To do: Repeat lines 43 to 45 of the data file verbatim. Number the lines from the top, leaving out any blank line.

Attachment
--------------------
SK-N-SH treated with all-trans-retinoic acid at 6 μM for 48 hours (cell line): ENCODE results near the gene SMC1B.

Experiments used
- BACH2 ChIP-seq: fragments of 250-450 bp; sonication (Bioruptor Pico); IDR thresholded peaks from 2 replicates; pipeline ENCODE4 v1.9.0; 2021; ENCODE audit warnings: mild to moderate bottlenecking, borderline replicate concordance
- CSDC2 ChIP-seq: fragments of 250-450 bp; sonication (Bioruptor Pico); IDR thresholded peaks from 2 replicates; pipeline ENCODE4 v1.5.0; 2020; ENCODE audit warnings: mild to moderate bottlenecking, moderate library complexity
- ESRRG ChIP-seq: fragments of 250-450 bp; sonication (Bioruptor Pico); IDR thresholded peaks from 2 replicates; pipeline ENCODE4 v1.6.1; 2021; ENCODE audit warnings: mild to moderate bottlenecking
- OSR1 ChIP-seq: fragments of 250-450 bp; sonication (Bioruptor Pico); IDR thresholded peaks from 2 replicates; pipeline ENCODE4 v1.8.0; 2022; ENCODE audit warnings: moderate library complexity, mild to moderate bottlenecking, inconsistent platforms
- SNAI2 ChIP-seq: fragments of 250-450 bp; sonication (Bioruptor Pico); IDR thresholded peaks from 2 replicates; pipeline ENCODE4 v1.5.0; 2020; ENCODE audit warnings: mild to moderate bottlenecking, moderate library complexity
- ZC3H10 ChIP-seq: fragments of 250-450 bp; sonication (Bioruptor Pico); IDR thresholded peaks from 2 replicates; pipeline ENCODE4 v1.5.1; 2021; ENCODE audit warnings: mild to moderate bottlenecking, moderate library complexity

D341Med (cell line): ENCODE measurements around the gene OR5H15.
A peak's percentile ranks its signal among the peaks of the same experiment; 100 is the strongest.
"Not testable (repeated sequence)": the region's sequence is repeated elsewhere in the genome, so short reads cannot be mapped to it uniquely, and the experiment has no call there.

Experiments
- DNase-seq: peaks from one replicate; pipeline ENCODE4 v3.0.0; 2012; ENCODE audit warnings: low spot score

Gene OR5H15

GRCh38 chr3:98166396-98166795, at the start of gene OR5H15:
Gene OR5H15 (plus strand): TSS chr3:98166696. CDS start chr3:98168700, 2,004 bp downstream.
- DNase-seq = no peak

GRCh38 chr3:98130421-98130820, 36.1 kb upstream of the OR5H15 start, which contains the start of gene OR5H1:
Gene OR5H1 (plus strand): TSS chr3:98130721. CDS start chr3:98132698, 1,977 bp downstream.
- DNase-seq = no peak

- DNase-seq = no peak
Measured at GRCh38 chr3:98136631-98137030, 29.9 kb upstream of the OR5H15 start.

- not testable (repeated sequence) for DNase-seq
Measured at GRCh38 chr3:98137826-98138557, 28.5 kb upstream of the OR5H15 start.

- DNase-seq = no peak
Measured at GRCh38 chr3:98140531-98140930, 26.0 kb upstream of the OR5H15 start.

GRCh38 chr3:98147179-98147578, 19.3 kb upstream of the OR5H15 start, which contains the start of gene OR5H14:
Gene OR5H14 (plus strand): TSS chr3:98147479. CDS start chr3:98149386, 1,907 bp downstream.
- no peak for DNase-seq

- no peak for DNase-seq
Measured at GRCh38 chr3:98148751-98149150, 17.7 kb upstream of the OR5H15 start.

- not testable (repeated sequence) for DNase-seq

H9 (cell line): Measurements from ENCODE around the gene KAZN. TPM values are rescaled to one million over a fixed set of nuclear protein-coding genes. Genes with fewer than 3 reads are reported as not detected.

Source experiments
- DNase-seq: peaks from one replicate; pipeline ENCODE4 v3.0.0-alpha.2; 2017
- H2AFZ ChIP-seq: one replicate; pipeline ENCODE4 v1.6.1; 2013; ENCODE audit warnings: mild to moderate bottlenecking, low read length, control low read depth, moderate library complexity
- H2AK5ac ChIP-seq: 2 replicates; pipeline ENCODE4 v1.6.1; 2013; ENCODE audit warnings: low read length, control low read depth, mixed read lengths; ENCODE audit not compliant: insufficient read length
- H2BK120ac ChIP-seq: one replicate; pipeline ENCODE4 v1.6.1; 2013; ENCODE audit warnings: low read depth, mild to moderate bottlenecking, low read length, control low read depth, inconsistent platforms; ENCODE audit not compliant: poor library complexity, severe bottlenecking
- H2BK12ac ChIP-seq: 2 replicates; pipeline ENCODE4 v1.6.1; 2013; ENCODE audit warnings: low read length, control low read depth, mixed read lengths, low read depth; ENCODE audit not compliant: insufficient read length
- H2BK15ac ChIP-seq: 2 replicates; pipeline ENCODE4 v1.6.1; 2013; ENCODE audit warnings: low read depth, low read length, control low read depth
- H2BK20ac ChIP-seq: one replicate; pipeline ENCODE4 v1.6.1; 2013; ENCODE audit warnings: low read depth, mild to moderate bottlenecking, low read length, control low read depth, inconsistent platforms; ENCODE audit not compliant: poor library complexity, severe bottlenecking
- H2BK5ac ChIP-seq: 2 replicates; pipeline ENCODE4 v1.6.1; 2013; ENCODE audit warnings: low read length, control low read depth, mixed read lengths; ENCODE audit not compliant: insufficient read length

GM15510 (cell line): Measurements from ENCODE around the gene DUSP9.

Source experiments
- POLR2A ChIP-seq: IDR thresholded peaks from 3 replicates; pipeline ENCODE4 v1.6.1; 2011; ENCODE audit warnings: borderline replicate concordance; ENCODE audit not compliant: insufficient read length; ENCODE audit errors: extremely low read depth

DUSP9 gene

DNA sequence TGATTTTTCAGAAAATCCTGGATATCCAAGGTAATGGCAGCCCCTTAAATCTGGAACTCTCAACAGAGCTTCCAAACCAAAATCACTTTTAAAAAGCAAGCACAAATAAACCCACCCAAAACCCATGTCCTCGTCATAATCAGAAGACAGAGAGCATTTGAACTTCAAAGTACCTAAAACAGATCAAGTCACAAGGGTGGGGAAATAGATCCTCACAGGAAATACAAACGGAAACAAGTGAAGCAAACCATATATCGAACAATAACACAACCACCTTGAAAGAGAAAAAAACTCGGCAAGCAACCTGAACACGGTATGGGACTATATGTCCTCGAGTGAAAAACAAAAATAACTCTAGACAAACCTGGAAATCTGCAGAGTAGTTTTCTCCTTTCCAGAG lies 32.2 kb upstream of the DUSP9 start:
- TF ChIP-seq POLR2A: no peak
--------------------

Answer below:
GM15510 (cell line): Measurements from ENCODE around the gene DUSP9.

Source experiments
- POLR2A ChIP-seq: IDR thresholded peaks from 3 replicates; pipeline ENCODE4 v1.6.1; 2011; ENCODE audit warnings: borderline replicate concordance; ENCODE audit not compliant: insufficient read length; ENCODE audit errors: extremely low read depth